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Old 2012-09-11, 21:36   #12
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Would the solution not come from how to place n*n ants onto the number of crossable borders ? It appears the number of crossable borders is 2\sum_{i=1}^{n-1}i and yes I have a chessboard in front of me right now.


edit: I realize now that no it's not that simple because you can't have 2 ants going in any direction from one box, so an amount of borders greater than 2 can't have ants on all of them. just realized the multiplier is 4 not 2. so the crossable borders is : 4\sum_{i=1}^{n-1}i

Last fiddled with by science_man_88 on 2012-09-11 at 21:54
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Old 2013-11-16, 19:19   #13
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Default Problems 445-447

Quote:
Recent News

Saturday 09 November 2013: Multiple release


Saturday, November 16th, 10 pm server time we will release three problems simultaneously.
The difficulty of those three problems will range from easy to hard.
The problems will be centered around the same theme so they are related, whence the simultaneous release in one hard slot.

Happy solving!
This is @ 2PM Pacific, 5PM Eastern time. (Not one of those brutal 2AM times.)

Last fiddled with by Batalov on 2013-11-16 at 19:41 Reason: server time is an obscure rendez-vous
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Old 2014-06-15, 22:45   #14
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Exclamation Project Euler was compromised

Ouch!
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Old 2014-08-17, 08:07   #15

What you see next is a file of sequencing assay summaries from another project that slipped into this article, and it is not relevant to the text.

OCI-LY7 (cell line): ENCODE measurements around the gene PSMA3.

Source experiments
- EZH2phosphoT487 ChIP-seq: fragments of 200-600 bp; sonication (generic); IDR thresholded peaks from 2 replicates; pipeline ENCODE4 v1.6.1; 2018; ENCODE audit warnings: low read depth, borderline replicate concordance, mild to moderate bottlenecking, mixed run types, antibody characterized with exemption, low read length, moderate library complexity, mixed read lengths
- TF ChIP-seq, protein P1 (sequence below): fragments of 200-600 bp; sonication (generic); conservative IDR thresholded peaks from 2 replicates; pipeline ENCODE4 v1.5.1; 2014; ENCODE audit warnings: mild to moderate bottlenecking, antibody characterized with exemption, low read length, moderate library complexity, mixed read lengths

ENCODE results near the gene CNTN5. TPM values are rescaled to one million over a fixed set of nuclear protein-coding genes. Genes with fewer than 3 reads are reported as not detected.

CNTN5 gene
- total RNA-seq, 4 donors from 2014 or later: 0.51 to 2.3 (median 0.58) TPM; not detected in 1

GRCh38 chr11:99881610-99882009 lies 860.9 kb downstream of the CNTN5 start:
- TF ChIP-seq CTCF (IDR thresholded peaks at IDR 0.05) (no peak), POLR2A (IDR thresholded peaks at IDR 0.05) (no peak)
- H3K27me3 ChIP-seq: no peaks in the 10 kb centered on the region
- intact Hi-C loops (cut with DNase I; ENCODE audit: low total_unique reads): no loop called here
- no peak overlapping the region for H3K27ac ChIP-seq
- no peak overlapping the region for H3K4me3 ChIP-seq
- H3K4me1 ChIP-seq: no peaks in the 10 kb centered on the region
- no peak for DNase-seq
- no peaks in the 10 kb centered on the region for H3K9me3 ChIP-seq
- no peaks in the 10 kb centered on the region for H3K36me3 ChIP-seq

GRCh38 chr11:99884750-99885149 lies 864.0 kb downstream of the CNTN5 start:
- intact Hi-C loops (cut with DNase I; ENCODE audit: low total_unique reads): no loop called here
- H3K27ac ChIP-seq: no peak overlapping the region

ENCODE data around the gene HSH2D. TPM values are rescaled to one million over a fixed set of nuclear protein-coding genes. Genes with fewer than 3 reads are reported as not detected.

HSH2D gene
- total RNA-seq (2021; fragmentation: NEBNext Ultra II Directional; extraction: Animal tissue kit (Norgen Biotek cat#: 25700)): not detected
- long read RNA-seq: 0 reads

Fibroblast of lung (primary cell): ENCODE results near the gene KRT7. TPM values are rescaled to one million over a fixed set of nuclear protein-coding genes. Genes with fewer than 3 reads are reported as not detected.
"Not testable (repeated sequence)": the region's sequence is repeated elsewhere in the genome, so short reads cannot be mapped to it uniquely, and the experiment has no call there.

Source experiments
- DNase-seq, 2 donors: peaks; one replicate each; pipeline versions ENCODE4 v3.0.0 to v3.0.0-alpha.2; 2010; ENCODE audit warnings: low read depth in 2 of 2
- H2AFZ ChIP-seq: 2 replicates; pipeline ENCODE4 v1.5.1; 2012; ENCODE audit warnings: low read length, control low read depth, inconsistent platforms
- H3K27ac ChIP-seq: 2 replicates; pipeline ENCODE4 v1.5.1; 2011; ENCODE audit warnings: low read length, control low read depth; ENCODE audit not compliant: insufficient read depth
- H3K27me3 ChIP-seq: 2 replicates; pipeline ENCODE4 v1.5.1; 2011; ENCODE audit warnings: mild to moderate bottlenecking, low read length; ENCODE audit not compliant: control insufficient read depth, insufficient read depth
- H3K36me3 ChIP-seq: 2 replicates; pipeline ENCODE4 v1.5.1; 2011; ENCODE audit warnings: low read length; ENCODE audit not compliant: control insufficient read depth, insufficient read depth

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Project Euler is now restored (almost) fully.
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Old 2016-06-12, 21:08   #16
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PE 564 is rather nice...
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Old 2016-06-13, 09:10   #17
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Quote:
Originally Posted by Batalov View Post
PE 564 is rather nice...
Tough. Struggling to find a formula for working out the maximal area of a convex polygon given the length of all the sides. Can find a formula given the coordinates.
We know the sum of the interior angles. Am thinking that it may be possible to work out a possible set of coordinates for an odd number of sides by dividing up the angles according to the length of the opposite side. Not certain this would be maximal or even whether the area would change based upon the angles. Not sure how to extend this to even number of sides.

Found this which answers some of my questions. It looks like the formula for the area of a cyclic polygon is \[ \prod_{i=1}^{n}\sqrt{(\sum_{j=1}^{n}s_j/2) - s_i}\]
The order of the sides doesn't matter.
Next problem is finding the maximal partition into side lengths.
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Old 2016-06-13, 12:20   #18
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Quote:
Originally Posted by henryzz View Post
Tough. Struggling to find a formula for working out the maximal area of a convex polygon given the length of all the sides. Can find a formula given the coordinates.
We know the sum of the interior angles. Am thinking that it may be possible to work out a possible set of coordinates for an odd number of sides by dividing up the angles according to the length of the opposite side. Not certain this would be maximal or even whether the area would change based upon the angles. Not sure how to extend this to even number of sides.

Found this which answers some of my questions. It looks like the formula for the area of a cyclic polygon is \[ \prod_{i=1}^{n}\sqrt{(\sum_{j=1}^{n}s_j/2) - s_i}\]